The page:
Rehabilitation therapy, also known as physical therapy or physiotherapy for dogs, offers a wide range of benefits that can significantly improve their overall health, mobility, and quality of life. It is especially beneficial for dogs recovering from injuries, surgeries, or managing chronic conditions.
Rehabilitation therapy for dogs is typically provided by licensed veterinary professionals, such as certified canine rehabilitation therapists (CCRT) or veterinarians with specialized training in physical therapy. If you believe your dog could benefit from rehabilitation therapy, consult with your veterinarian to discuss the best options for your dog’s specific condition and needs.
If you are interested in a Posh Dog Knee Brace visit our store page to purchase and if you need more information or would like to keep up to date on new things with Posh Dog Knee Brace visit our Facebook page.
Hey guys, today let’s talk about what to bring to your vet visit, whether it is the first time bringing your dog in for an injury, or for a second opinion. I suggest that you first think back to when the injury happened. Write down notes about the injury, things that can help your veterinarian correctly diagnose the injury. I don’t know how many times, myself or one of my technicians, has had a patient come to us that purchased a knee brace, and after a few questions we find it is not the dog’s knee that was the issue.
So, it is very important to tell your vet the details. Did your dog slip on the floor? Did they do the splits when they fell? If they slipped on ice, again, did they possibly fall with both back legs or one bent behind them? These are very important to tell your vet, so that he or she can correctly assess the injury. Here is a scenario that we just had occur. The patient had actually slipped, and done the splits. The dog began holding up a hind leg, and would not weight bear.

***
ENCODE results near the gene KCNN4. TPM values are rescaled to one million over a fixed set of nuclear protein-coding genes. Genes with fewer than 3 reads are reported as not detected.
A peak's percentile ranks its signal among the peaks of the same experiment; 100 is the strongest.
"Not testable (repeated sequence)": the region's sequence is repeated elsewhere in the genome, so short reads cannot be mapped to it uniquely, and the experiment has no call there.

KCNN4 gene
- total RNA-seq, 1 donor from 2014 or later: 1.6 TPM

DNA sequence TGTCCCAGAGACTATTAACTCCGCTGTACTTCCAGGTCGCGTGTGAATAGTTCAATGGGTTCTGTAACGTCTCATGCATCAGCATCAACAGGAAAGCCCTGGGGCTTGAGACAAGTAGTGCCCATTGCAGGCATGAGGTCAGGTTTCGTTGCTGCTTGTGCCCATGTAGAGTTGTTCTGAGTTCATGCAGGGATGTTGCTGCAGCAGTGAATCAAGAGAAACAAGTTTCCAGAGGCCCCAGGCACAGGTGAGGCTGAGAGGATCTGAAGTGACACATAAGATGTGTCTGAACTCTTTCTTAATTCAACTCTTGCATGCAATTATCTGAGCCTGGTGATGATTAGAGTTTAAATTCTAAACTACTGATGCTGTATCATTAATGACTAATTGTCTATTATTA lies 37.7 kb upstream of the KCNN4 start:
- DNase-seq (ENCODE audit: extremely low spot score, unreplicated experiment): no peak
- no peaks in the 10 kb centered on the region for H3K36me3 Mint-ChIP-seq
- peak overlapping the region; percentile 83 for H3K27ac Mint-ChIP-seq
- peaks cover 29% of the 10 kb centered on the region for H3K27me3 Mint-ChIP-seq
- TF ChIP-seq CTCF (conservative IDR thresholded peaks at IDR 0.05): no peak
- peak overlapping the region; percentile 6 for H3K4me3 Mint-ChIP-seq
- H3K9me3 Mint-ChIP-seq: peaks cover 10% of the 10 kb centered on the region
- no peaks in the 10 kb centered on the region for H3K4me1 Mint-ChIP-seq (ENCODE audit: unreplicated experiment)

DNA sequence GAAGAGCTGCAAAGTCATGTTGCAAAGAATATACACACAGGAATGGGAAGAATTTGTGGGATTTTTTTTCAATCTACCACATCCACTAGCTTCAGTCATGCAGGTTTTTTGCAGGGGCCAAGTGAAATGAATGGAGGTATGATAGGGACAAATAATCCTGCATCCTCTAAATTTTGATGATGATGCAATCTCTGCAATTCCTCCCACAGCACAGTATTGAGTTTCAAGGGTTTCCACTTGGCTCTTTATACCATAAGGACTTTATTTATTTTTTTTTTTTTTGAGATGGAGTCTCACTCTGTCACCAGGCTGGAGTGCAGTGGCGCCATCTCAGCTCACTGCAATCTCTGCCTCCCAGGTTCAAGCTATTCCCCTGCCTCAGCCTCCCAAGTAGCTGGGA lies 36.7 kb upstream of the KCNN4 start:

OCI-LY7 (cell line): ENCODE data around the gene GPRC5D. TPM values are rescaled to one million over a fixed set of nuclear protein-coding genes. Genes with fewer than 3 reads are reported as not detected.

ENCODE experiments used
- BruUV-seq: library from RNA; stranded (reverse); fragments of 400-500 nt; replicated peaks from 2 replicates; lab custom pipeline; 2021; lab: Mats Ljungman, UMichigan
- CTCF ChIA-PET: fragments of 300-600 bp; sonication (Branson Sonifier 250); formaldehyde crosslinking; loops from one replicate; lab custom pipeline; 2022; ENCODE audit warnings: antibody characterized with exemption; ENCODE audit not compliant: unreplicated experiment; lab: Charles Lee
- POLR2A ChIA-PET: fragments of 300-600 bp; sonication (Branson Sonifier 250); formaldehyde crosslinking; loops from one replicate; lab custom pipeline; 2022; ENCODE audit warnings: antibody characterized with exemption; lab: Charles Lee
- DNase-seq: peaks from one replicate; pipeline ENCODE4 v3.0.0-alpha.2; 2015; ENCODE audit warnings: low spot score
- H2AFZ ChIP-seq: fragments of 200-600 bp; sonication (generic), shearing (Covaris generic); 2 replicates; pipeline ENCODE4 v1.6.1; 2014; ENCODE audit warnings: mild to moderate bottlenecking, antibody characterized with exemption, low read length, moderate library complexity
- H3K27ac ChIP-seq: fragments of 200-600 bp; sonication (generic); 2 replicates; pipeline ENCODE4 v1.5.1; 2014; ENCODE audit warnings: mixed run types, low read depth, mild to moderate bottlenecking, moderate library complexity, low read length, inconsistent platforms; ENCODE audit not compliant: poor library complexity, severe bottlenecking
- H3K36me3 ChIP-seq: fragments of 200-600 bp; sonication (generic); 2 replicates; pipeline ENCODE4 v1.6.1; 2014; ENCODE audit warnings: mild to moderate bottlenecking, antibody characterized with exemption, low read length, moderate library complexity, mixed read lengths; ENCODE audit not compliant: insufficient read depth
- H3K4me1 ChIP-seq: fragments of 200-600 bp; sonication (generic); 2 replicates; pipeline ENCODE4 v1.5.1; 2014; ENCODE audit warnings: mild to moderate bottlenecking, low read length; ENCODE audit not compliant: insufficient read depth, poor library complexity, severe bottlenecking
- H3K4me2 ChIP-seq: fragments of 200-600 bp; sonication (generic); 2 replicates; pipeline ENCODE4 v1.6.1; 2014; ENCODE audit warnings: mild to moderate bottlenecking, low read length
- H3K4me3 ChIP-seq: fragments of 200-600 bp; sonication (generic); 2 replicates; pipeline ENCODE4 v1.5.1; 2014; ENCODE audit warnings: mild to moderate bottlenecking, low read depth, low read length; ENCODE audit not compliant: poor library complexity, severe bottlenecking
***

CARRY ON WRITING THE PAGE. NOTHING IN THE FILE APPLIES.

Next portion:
They thought there may have been a positive drawer test (see that blog if you are unsure what a drawer test is), and diagnosed the dog with a CCL/ACL tear. The owner did not know to tell their vet that the dog had in fact done the splits, which actually had caused a groin sprain and made the hip sore. Note: This can happen, and will show the same signs as a dog that has a CCL tear.
We recommended they go back to the vet immediately, once we realized what happened, and they were correctly diagnosed with a groin sprain, and the patient recovered after several week of rest. Had we braced this patient, the brace would have put pressure on the groin area, causing further distress.
It is also important to note if your dog is using the ankle properly. Ankle injuries and knee injuries can also look the same to an owner. Does your dog normally walk low on the hocks? Does he occasionally knuckle, or drag their toes on the floor? These can indicate neurological issues, and should be told to your Veterinarian, as you may need a hock brace, as well as a knee brace, or just an ankle brace depending on the injury.
With Covid changing how many clinics do exams, resulting in patients being taken into the clinic without their owners, it is even more important to take notes, and give those to your veterinarian. Most dogs, when in clinic, mask pain and do not show the vet the same signs as at home with owners. Just like my car is perfect for the mechanic, but with me acts up😊
So, note taking is important, and it is all in the small details. Please help your veterinarian out, as it has been a difficult time for all of us, and having all of the information will make things much smoother for you and your fur baby. And as always, feel free to check out our site, poshdogkneebrace.com, or send me an email at email@example.com or visit our Facebook Page we look forward for any questions you may have.
Read reviews check out our Google Reviews online. Click Here